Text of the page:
Our firm does a lot of “B2B” and “B2B2C” investing. We are comfortable backing start-ups attacking the SaaS/software/tech spaces, whether they end up selling directly to other businesses or helping other businesses sell something unique to consumers. An example of the former is VoltDB, and an example of the latter is OwnerIQ.
So, it is with that lens that I quote my super-smart partner, Eric Hjerpe: we, meaning entrepreneurs and VCs, have killed one of the best revenue models out there. That is because we have shifted from the traditional licensing model and moved to subscription revenues.
The traditional licensing model was very cash-rich. Say you wanted to buy some software from IBM, and let’s say that it costs $100,000. The pricing model would mean that you would pay $100,000 up front and then $20,000 a year per year for maintenance/support. That was a great way for start-ups to get non-dilutive cash into their companies: license revenue.
Now, assume apples to apples. The subscription model says this: the customer agrees to pay $100,000 over, say, three years. That $100,000 order is called a “booking.” So, each payment is $33,333, which the start-up reports as “revenue” each year for three years.
In the first year, $66,666 of the booking then moves into what accountants call “back log.” The positives of this model is that the start-up now knows that it can get $33,333 each year for the subsequent two years. That creates phenomenal visibility into future revenues and helps forecast top line growth to the ever-vigilant VCs on the Board.
But, there are two downsides. The obvious one is the start-up gets less cash into its coffers short term. Since cash is king, less cash means less margin of error allowed for the entrepreneur.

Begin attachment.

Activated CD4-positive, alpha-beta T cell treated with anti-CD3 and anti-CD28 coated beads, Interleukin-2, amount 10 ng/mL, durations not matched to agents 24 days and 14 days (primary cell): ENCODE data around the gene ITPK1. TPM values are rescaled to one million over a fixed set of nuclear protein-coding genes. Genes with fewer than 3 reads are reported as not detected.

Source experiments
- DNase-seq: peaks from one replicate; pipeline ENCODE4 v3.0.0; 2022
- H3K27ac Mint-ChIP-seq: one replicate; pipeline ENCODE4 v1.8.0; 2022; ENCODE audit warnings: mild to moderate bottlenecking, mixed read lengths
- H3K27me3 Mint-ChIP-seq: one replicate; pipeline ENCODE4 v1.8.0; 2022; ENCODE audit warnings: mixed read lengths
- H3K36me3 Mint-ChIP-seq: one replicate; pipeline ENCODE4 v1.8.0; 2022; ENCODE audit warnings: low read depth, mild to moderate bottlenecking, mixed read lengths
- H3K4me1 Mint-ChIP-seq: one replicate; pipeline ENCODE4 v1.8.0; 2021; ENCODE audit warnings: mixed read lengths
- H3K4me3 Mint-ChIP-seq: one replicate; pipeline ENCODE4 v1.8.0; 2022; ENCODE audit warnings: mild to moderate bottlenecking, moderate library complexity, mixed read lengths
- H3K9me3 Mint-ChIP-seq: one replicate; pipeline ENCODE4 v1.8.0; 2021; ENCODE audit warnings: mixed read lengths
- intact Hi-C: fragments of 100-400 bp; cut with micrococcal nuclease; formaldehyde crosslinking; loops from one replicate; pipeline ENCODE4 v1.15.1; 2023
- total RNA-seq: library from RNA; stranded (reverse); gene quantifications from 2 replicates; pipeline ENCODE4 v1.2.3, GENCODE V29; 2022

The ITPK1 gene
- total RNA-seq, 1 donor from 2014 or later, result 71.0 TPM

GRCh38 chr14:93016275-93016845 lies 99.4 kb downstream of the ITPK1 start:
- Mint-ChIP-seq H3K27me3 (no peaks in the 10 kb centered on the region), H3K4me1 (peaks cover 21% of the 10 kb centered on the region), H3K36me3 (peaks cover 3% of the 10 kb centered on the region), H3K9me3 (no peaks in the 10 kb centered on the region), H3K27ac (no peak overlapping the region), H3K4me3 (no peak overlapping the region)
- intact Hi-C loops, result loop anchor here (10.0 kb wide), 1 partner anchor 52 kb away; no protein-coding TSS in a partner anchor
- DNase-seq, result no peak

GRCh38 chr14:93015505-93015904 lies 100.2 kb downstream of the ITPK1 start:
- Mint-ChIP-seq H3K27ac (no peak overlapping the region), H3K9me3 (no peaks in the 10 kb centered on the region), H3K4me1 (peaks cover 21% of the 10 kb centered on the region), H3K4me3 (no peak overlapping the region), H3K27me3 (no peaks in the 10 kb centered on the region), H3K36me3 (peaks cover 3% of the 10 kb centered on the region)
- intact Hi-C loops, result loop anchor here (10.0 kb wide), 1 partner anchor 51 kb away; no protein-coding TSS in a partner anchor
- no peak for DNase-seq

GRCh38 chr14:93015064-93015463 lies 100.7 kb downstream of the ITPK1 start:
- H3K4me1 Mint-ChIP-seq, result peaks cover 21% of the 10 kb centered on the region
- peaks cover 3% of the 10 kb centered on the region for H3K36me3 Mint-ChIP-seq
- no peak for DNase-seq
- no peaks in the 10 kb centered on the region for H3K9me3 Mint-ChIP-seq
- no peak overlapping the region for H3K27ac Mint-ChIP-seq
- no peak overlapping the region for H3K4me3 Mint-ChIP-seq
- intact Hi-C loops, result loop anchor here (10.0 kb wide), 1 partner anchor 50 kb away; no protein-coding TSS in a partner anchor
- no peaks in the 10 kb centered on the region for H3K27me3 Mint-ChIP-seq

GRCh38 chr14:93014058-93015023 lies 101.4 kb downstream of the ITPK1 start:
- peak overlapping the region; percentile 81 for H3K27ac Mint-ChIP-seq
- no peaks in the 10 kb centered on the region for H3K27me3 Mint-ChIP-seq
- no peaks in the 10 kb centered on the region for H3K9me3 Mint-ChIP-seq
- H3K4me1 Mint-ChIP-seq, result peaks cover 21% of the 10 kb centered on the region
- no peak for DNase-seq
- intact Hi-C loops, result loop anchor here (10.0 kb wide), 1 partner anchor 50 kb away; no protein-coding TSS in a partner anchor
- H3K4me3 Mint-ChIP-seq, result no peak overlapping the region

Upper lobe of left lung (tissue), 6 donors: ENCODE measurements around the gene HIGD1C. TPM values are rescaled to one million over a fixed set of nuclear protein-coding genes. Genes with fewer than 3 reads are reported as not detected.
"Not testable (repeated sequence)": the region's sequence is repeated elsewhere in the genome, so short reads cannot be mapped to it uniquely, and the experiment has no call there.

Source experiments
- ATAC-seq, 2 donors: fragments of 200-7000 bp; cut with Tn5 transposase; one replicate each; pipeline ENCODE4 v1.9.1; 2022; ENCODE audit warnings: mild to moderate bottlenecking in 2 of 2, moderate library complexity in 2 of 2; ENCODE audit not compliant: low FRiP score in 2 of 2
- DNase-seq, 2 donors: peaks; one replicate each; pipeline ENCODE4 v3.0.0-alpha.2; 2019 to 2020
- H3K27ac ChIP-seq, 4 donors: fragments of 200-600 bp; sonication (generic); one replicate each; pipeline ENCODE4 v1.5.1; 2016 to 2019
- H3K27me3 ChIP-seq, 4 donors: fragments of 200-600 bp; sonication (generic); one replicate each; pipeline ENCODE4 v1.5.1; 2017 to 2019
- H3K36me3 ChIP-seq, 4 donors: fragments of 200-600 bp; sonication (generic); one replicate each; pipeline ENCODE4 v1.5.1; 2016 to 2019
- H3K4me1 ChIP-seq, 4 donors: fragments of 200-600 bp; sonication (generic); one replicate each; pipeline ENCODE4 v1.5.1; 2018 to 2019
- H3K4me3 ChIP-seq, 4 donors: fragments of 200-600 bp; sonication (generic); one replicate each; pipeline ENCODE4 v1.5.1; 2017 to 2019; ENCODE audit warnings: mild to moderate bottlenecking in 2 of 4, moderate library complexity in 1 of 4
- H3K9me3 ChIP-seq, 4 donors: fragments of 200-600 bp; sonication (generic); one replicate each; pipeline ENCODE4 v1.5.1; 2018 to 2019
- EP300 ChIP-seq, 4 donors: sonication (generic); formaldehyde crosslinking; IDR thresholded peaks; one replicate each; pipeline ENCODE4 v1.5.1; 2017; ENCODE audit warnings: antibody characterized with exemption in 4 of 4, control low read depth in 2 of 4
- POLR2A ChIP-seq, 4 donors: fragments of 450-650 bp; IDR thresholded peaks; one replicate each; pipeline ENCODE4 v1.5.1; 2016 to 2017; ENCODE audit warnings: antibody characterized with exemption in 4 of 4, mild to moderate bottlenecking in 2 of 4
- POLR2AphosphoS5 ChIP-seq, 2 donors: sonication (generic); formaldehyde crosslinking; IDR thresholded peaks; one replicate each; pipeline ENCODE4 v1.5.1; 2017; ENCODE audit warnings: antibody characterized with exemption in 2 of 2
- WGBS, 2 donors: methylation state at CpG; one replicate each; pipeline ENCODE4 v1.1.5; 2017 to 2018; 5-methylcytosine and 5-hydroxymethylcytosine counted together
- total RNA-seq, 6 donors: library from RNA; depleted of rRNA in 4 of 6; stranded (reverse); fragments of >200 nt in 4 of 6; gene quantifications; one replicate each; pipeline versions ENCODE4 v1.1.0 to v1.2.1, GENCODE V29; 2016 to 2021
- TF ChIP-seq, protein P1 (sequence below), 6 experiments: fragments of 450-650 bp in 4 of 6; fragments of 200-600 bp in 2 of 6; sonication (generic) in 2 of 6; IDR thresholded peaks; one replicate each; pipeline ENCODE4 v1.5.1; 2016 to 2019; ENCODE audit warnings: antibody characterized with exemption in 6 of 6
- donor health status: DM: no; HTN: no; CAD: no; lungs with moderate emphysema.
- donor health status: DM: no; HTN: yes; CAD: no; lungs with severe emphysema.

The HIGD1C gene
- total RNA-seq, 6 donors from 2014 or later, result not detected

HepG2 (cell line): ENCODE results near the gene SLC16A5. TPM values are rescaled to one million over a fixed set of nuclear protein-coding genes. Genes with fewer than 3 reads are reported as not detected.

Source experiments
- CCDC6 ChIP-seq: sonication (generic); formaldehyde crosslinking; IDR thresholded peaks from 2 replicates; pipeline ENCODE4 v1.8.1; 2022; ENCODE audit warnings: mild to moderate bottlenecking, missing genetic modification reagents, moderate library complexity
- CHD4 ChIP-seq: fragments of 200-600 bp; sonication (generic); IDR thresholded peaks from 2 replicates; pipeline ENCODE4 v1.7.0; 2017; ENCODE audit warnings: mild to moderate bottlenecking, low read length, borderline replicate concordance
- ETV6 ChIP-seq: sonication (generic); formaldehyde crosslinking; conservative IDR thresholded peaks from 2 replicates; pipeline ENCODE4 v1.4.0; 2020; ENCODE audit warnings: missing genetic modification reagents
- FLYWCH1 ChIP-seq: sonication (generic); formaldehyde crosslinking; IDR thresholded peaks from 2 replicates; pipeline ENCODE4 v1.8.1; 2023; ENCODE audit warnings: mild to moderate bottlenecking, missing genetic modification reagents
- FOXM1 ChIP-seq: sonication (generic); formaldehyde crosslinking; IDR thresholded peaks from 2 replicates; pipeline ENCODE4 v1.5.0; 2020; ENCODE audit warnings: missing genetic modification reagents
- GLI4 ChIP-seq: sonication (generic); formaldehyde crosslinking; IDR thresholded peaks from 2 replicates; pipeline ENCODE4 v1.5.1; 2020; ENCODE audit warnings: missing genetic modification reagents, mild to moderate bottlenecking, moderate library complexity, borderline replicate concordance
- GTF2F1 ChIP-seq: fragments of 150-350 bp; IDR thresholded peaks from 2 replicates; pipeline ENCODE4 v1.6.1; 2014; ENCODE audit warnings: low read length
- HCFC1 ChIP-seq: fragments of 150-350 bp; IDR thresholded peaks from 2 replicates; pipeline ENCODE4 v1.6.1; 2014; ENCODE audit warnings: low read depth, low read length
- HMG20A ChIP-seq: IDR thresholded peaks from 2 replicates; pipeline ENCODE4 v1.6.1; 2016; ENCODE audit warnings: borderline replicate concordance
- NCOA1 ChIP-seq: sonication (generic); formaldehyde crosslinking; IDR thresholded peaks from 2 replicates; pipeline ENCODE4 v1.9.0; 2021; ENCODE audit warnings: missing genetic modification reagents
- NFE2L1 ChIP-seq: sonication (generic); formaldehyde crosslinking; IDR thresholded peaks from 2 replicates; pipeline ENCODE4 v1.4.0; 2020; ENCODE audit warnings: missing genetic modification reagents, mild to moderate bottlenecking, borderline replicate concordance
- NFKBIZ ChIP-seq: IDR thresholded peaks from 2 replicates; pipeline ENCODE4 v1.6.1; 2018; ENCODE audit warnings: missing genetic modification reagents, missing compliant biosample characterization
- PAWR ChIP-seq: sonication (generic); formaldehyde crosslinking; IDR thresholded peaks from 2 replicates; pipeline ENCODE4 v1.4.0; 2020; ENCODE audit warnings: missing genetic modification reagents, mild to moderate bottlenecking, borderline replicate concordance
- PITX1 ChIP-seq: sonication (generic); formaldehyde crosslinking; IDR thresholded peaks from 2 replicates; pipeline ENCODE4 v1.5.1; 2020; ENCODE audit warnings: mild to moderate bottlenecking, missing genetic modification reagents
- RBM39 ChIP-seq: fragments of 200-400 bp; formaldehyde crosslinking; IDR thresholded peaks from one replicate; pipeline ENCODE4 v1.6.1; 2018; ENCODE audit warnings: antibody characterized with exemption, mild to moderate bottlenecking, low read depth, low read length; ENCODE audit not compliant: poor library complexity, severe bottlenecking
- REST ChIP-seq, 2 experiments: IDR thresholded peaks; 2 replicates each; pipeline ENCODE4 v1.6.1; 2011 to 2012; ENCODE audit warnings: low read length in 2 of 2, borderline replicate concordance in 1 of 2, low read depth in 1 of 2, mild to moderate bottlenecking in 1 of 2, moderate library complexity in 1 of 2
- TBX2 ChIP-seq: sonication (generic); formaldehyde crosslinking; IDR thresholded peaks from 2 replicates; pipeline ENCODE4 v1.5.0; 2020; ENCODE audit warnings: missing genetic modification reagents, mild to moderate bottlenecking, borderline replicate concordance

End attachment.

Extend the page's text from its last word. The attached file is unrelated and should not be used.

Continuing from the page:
In fact, if you model it out, the faster a company grows revenues, the more cash it will need to raise, since it isn’t collecting all the cash up front from customers. In other words, you can show good growth in revenue, but you’re less well-off regarding that which pays the bills: cash.
The less-obvious downside is that customers can usually opt out of a contract without penalty. And, if a contract does have a cancellation penalty, many customers ignore it, knowing that it is very unlikely that a vendor will sue its own customers.
So, if customers churn (and, they often do), a pretty clever new revenue model involving subscription revenues has gone from sounding pretty effective to this: a pure transfer of value from the start-up to the customer. Thus, it can be a situation whereby the entrepreneur is quite literally subsidizing his/her customers.
This mathematical fact has huge implications for entrepreneurs and how they manage costs and how those costs fit into the go-to-market strategy. But, I’ll save that for a future post.